"This is our facility!" proclaimed Ray Bull.
Speaking to dozens of veterans on Tuesday at the grand opening of the Veterans Affairs Outpatient Clinic in Yuba City, he encouraged them to make full use of its services. The clinic fulfills President Abraham Lincoln's promise to care for those who have "borne the battle," and no longer will residents have to make the long drives to Chico or Sacramento for treatment or suffer with their health needs unmet, said Bull, president of the Yuba-Sutter United Veterans Council.
Primary care, mental health, lab work, prescriptions and addictions counseling are all offered at the facility, which opened in mid-February in the heart of the city's medical corridor on Plumas Boulevard. Staff also make house calls, and when a patient needs specialized care beyond the expertise of the clinic's staff, doctors from Sacramento or Oakland can treat patients face-to-face by video conferencing.
"This is great," said Olivehurst resident Richard Peach. "Whatever my needs may be, they are supposed to be here for me."
For seven years, the Navy veteran made frequent trips to Mather for treatment of his failing kidneys. Two years ago, he had a life-transforming transplant, but still travels to the clinic every three months for diabetes, high blood pressure and other ailments.
He has never had a bad experience with the V.A., but now looks forward to not making the drive. Even better, Peach said, he can stay with his primary physician from Mather using video conferencing.
Ray Caballero, American Legion Post 42 commander, said the homeless will likely benefit the most. Working at the Veterans Stand Down every year, he sees how many men and women veterans are not getting services they so badly need because they don't have the resources.
For a project that has been talked about for nearly a decade, he said it's fantastic to finally see it serving veterans.
Caballero knows one veteran with severe post-traumatic stress disorder who is now getting treatment at the Yuba City location. And he also has veteran friends who are amputees and have better access to the care and medication they need.
He expressed his gratitude to everyone who worked toward the facility.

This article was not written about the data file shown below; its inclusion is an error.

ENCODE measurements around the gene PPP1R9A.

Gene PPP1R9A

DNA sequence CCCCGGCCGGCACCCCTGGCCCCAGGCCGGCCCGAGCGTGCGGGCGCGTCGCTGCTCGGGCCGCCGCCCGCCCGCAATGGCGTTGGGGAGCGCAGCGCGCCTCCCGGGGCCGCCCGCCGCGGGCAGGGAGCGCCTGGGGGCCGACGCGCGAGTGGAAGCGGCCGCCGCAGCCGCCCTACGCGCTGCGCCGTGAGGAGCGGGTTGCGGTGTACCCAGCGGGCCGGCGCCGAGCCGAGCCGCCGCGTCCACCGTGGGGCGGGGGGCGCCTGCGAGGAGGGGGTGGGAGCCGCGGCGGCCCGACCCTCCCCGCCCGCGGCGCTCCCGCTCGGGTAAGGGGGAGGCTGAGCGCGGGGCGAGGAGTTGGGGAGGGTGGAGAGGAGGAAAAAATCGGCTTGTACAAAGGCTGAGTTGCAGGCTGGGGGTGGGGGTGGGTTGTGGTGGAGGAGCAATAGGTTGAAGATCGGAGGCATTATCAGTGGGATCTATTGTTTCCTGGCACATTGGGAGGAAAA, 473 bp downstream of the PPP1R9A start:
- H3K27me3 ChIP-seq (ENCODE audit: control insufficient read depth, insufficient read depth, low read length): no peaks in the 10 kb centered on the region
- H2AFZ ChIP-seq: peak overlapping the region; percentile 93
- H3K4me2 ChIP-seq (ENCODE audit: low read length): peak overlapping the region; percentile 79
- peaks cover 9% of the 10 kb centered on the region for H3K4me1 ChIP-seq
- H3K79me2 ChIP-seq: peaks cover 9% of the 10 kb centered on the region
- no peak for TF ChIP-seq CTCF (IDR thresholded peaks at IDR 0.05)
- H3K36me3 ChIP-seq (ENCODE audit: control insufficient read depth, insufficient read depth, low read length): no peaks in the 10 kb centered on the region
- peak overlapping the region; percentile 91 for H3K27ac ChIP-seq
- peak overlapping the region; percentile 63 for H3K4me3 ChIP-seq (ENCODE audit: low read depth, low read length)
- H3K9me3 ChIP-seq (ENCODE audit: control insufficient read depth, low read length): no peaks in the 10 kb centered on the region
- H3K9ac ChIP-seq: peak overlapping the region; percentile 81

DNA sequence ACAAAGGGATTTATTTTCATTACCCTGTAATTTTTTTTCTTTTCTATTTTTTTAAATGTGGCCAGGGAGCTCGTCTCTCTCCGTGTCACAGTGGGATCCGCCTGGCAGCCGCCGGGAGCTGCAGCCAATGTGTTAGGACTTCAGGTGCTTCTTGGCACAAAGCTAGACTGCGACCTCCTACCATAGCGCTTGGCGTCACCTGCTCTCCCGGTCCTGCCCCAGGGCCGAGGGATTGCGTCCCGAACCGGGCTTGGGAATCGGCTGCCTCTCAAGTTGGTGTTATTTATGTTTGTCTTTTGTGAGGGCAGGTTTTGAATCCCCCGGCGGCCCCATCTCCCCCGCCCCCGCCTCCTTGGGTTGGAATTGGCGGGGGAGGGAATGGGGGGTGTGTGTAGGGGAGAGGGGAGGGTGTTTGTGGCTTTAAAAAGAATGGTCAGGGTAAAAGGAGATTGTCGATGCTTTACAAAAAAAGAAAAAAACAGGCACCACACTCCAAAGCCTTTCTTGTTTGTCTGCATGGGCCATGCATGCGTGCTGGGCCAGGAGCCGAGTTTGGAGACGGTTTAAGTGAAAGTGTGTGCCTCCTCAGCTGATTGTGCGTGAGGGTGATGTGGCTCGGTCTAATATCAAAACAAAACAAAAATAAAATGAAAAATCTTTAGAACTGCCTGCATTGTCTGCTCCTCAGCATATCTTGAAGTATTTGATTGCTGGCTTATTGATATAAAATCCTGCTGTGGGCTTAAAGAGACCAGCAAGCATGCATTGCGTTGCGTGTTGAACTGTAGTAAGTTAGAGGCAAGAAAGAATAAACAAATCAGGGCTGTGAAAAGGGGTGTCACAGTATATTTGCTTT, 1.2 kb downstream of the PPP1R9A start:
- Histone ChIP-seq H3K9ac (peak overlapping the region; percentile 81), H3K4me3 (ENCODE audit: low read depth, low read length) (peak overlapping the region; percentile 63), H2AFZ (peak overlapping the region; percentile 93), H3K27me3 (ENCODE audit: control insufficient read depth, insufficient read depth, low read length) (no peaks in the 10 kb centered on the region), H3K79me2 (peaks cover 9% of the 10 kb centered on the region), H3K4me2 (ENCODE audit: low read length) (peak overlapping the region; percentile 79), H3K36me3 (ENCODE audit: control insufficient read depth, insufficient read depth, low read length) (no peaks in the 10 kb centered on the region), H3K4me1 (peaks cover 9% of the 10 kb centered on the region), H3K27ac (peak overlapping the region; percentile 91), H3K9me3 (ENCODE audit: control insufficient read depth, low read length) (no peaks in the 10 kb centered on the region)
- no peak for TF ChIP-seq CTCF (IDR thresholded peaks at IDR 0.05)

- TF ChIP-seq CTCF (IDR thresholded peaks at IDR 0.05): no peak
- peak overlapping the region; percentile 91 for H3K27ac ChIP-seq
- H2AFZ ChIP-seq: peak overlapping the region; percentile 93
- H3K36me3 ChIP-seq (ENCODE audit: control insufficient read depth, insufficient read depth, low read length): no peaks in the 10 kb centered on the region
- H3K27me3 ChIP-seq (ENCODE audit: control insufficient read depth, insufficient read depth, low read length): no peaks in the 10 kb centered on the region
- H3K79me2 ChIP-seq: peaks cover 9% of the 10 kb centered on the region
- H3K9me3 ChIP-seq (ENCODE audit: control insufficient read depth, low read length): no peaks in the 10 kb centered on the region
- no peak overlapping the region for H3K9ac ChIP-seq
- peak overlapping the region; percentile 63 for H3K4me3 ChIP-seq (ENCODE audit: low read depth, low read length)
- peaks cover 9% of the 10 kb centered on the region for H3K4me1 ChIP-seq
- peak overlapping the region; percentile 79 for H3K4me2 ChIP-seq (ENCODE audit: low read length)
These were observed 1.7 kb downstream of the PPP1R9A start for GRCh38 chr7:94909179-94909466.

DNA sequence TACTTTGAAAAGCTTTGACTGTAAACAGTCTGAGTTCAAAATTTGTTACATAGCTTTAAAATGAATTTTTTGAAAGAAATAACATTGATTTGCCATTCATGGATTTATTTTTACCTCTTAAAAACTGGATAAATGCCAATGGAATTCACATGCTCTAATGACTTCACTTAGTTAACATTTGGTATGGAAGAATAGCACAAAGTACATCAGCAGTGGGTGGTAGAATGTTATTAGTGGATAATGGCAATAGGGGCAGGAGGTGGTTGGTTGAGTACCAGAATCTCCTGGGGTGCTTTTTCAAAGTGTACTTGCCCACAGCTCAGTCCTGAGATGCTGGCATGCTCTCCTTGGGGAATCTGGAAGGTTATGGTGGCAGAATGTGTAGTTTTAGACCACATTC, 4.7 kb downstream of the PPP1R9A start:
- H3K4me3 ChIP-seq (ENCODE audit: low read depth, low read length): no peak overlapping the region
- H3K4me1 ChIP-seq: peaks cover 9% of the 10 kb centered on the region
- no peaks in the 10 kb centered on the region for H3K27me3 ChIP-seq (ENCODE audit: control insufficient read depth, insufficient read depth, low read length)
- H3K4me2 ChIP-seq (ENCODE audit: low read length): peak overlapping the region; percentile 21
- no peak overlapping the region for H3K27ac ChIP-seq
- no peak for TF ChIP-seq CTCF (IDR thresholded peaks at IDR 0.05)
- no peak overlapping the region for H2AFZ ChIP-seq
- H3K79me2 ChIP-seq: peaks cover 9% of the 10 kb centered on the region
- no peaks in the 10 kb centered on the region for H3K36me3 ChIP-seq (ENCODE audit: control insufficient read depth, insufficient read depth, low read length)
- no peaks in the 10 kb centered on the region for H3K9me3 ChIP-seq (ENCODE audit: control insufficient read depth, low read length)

"A lot of the veterans that started it, they are not here to see it, but they made that initial push," Caballero said.
More than 100 people attended Tuesday's grand opening. Rep. Wally Herger, R-Chico, Rep. John Garamendi, D-Walnut Grove, were present, along with City Council and Board of Supervisor members, and joined veterans and community members after the ribbon cutting for tours of the 11,300-square-foot facility.
In just two months, demand for services at the Yuba City clinic is already growing, and the clinic is adding to its 23-member staff to meet the need, said clinic manager Don Black. But there was not the explosion of patients that some people predicted.
The 900 veterans the clinic serves is just 200 more than were served at the old V.A. clinic, which shared a building with Feather River Tribal Health Inc.
It has the capacity to treat 4,800 veterans, and authorization to hire more physicians and staff as patient volume grows.
"So tell your friends, tell your neighbors, we are there for them," Black said.
For Brian O'Neill, director of Northern California Health Care System, the opening of the Yuba City clinic stirs memories of when he started with Veterans Affairs in the late 1980s, when there was only a single hospital in Sacramento and small clinics in Martinez and Oakland.
Today, services include clinics in Redding, Chico, Fairfield, Mare Island, Mather and McClellan. And instead of treating 25,000 veterans, they serve 80,000.
CONTACT Ashley Gebb at firstname.lastname@example.org or 749-4783. Find her on Facebook at /ADagebb or on Twitter at @ADagebb.
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